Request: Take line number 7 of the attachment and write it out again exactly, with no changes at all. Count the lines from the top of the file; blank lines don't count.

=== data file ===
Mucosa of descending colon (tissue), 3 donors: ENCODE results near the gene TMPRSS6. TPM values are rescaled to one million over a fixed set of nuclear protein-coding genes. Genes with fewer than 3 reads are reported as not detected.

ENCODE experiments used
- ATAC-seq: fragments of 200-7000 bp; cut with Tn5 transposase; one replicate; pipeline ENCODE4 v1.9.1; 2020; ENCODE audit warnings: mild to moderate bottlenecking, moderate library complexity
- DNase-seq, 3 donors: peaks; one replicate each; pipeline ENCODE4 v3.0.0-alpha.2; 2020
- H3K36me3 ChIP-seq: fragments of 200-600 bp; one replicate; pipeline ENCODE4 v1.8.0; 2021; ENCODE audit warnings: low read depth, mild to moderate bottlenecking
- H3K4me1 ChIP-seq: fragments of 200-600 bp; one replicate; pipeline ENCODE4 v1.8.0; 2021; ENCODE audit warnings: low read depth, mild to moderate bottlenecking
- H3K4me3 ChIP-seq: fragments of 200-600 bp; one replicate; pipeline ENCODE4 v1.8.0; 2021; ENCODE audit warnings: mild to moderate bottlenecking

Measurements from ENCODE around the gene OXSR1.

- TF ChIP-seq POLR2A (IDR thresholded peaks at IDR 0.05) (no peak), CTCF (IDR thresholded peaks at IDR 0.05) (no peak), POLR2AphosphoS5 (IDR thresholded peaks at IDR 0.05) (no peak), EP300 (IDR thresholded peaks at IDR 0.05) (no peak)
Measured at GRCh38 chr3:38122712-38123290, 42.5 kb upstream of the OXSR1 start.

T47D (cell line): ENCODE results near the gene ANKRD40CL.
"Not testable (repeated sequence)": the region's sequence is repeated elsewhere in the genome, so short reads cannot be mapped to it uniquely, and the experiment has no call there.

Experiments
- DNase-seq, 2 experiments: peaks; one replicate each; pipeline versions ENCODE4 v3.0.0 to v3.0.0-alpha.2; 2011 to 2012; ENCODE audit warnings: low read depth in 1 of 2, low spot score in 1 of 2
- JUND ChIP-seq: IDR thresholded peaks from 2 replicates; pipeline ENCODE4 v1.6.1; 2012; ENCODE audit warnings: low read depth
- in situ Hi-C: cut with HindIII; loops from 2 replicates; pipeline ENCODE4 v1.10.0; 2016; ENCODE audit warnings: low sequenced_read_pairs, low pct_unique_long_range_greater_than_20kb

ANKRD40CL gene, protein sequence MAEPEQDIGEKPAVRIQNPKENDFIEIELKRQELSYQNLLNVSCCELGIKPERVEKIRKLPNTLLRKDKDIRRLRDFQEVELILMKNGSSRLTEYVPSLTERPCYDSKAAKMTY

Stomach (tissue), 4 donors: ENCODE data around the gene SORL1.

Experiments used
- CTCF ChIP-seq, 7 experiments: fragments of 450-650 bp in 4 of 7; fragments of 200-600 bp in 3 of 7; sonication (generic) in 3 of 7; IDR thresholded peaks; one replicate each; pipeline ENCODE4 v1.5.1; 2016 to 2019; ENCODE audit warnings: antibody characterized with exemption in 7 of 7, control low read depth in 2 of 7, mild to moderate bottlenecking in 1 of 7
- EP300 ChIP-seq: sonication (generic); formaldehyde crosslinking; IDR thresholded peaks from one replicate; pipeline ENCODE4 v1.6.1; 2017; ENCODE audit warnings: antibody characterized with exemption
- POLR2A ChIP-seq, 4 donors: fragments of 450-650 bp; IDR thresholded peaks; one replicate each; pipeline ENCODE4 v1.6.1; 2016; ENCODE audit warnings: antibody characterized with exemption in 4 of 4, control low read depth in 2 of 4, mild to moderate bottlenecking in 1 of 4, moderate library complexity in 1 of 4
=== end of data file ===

- H3K4me3 ChIP-seq: fragments of 200-600 bp; one replicate; pipeline ENCODE4 v1.8.0; 2021; ENCODE audit warnings: mild to moderate bottlenecking